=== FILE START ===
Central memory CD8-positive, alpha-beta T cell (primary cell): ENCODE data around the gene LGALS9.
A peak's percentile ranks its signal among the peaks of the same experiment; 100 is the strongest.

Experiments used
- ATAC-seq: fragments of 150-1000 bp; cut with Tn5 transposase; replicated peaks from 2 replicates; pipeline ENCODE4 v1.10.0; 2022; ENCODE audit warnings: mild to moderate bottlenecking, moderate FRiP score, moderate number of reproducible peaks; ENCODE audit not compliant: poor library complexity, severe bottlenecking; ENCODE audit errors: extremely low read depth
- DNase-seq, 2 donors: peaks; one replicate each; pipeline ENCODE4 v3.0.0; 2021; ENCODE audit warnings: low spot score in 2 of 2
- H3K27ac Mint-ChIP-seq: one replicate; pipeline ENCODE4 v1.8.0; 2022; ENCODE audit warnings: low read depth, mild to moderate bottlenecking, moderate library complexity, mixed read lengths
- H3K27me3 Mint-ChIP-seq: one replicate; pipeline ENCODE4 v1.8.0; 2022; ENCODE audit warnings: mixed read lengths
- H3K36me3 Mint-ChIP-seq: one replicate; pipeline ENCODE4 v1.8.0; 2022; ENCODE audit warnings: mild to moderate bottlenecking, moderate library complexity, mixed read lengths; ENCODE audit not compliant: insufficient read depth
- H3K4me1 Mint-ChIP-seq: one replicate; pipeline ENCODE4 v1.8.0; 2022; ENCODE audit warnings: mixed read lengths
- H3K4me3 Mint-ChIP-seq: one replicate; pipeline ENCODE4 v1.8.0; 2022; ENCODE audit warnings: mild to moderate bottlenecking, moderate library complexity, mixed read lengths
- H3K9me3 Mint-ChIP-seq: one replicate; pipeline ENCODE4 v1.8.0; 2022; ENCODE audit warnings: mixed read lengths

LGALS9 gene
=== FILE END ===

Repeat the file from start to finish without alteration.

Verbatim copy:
Central memory CD8-positive, alpha-beta T cell (primary cell): ENCODE data around the gene LGALS9.
A peak's percentile ranks its signal among the peaks of the same experiment; 100 is the strongest.

Experiments used
- ATAC-seq: fragments of 150-1000 bp; cut with Tn5 transposase; replicated peaks from 2 replicates; pipeline ENCODE4 v1.10.0; 2022; ENCODE audit warnings: mild to moderate bottlenecking, moderate FRiP score, moderate number of reproducible peaks; ENCODE audit not compliant: poor library complexity, severe bottlenecking; ENCODE audit errors: extremely low read depth
- DNase-seq, 2 donors: peaks; one replicate each; pipeline ENCODE4 v3.0.0; 2021; ENCODE audit warnings: low spot score in 2 of 2
- H3K27ac Mint-ChIP-seq: one replicate; pipeline ENCODE4 v1.8.0; 2022; ENCODE audit warnings: low read depth, mild to moderate bottlenecking, moderate library complexity, mixed read lengths
- H3K27me3 Mint-ChIP-seq: one replicate; pipeline ENCODE4 v1.8.0; 2022; ENCODE audit warnings: mixed read lengths
- H3K36me3 Mint-ChIP-seq: one replicate; pipeline ENCODE4 v1.8.0; 2022; ENCODE audit warnings: mild to moderate bottlenecking, moderate library complexity, mixed read lengths; ENCODE audit not compliant: insufficient read depth
- H3K4me1 Mint-ChIP-seq: one replicate; pipeline ENCODE4 v1.8.0; 2022; ENCODE audit warnings: mixed read lengths
- H3K4me3 Mint-ChIP-seq: one replicate; pipeline ENCODE4 v1.8.0; 2022; ENCODE audit warnings: mild to moderate bottlenecking, moderate library complexity, mixed read lengths
- H3K9me3 Mint-ChIP-seq: one replicate; pipeline ENCODE4 v1.8.0; 2022; ENCODE audit warnings: mixed read lengths

LGALS9 gene